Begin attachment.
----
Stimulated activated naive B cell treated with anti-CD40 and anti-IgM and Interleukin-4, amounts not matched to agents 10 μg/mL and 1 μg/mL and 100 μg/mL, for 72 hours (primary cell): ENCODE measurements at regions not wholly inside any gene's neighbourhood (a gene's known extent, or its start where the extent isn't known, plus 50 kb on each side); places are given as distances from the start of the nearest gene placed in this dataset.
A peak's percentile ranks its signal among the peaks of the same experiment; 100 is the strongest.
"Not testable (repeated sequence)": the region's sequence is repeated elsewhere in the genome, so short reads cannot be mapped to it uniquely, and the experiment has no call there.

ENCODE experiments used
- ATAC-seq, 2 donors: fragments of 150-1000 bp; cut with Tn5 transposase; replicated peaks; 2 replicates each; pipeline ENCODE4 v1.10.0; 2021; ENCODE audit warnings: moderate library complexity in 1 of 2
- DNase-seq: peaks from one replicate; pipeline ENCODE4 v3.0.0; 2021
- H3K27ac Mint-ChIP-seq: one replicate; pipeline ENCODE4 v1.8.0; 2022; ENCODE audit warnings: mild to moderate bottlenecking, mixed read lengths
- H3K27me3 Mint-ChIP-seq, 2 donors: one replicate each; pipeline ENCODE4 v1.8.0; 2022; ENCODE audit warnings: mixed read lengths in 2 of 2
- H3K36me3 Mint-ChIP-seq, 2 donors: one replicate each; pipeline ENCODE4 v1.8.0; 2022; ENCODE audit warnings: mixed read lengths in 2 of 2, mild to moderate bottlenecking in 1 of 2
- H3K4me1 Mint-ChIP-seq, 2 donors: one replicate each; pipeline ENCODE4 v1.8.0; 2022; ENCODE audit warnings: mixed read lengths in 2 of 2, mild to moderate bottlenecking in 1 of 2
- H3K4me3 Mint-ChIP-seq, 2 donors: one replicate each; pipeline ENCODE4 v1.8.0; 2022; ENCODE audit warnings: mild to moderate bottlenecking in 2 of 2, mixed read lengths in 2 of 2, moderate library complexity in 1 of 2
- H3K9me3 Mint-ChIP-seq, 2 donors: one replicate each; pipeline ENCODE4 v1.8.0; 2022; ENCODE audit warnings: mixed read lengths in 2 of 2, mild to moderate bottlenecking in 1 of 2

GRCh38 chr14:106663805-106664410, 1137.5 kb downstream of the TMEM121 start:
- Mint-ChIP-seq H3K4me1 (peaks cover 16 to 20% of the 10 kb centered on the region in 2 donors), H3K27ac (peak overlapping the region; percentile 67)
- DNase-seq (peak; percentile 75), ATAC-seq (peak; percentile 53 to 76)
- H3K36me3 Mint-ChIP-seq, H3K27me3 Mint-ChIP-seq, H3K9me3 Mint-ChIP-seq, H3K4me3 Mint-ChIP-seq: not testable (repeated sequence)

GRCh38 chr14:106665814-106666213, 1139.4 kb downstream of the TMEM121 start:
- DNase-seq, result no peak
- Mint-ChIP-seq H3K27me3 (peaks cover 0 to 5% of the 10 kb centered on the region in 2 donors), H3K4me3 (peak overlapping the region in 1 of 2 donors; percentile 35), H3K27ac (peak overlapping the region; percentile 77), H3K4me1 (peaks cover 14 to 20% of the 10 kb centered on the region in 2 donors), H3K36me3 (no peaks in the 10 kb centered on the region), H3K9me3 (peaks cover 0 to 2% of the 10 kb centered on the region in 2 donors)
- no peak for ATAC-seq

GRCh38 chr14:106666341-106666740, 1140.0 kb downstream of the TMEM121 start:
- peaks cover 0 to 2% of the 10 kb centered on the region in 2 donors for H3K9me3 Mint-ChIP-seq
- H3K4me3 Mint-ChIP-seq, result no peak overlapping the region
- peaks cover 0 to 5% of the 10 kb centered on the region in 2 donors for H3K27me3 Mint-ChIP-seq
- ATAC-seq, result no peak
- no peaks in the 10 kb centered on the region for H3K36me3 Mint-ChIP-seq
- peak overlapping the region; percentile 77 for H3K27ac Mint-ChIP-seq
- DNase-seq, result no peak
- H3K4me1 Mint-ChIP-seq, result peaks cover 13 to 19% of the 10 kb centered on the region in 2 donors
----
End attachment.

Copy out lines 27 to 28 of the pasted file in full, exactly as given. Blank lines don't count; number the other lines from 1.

- peak overlapping the region; percentile 77 for H3K27ac Mint-ChIP-seq
- DNase-seq, result no peak